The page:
All winter the fish lounge at the bottom of the pond squinting up now and then toward the cloudy light beyond the ice, but mostly skulking behind cold wet shadows like teenage guys down in the basement hanging out, waiting for life to happen dreaming elongated nursery rhymes feeling the submerged sluggish vibrations of the earth a faint quiver of the moon’s pull on the tides.
After Easter, though, they dopily drift toward the surface where I am waiting patiently with something like civilization in mind. Sooner or later they’ll make the connection: they get their daily bread from me. And in return I get a glimpse of their elusive grace, their perfect freedom organized into evening ritual.
The Austrian picture The Counterfeiters, which won this year’s Academy Award for best foreign film, dramatizes yet another little-known story of the Holocaust. In “Operation Bernhard” the Nazis assembled a select band of prisoners at Sachsenhausen concentration camp and put them to work producing counterfeit versions of the English pound note and the American dollar bill.
Part of what makes Romanian director Cristian Mungiu’s Four Months, Three Weeks and Two Days so fascinating is its rambling, almost improvisational style. Viewers have to pick up bits of information about the plot and characters along the way.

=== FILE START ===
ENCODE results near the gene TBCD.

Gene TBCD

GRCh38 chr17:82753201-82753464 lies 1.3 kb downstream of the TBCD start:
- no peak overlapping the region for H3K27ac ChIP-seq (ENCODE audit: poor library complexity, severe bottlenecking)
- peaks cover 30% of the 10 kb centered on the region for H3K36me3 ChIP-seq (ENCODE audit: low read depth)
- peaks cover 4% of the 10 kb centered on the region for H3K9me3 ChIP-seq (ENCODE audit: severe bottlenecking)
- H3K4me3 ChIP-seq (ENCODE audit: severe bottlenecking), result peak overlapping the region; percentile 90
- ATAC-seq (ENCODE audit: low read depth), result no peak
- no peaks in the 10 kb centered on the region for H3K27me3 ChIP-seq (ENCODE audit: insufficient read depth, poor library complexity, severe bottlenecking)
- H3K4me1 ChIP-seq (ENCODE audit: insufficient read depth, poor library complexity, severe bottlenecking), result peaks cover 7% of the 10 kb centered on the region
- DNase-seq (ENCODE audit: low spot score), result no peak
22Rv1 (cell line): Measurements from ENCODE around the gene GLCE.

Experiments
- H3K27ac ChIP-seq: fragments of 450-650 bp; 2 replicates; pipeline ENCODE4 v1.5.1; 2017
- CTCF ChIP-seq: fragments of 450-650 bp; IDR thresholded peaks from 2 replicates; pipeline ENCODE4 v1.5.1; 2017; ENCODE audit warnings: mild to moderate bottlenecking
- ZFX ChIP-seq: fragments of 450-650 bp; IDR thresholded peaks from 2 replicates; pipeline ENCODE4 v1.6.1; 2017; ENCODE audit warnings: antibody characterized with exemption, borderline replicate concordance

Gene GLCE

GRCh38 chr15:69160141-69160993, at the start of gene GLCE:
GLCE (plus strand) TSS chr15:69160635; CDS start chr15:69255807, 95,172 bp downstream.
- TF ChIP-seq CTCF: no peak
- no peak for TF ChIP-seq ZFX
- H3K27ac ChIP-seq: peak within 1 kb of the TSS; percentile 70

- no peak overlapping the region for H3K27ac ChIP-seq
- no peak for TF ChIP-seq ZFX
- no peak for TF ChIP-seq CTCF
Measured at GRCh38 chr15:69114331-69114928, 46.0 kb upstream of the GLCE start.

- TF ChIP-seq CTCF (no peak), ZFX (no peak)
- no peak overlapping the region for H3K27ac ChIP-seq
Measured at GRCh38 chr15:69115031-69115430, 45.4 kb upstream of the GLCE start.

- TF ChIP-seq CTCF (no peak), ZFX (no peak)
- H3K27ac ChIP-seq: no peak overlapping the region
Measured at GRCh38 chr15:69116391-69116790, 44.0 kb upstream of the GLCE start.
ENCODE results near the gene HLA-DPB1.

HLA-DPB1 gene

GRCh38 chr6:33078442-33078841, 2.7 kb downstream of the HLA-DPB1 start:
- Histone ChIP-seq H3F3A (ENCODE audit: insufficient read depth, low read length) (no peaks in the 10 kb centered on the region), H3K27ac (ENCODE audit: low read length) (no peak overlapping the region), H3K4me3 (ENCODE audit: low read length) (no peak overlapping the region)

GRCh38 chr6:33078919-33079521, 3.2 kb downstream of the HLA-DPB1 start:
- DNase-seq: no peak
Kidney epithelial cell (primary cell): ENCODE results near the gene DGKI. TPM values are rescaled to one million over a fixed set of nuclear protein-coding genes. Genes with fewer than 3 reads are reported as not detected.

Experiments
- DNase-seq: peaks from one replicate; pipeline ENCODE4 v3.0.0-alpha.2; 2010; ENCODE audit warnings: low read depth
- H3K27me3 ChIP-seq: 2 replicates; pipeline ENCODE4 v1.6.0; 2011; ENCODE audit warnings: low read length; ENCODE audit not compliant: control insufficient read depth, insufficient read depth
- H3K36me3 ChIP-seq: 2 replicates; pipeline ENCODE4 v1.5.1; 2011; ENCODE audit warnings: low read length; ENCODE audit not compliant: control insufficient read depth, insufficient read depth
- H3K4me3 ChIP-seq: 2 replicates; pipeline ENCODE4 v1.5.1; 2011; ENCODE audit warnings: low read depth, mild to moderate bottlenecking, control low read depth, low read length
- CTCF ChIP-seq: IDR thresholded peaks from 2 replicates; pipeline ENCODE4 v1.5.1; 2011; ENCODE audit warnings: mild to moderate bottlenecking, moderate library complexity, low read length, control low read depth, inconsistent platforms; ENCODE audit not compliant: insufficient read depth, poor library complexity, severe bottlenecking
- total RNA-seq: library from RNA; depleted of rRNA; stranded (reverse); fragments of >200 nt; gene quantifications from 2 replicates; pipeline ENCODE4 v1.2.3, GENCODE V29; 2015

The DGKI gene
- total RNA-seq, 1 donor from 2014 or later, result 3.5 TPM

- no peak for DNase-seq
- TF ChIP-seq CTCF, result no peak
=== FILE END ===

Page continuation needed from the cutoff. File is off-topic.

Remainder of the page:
Did Jesus Christ ever have an erection? John Marks poses that question to his Christian friend Craig Detweiler in the film Purple State of Mind, which is showing in limited release and available on DVD (see www.purplestateofmind.com). As the title suggests, the film is about what happens when red-state and blue-state types mix it up.
For nearly 75 years, travelers on the Pennsylvania Turnpike could pull off the highway and walk up the steps to St. John the Baptist Catholic Church to pray or attend mass. The church features rich wood and hand-carved accents, a beautiful staircase to a loft, and 14 Tiffany stained-glass windows. But the days of the “Church of the Turnpike,” 90 miles east of Pittsburgh, could be numbered. A highway widening project is under way that will permanently remove the legendary steps in two or three years (RNS).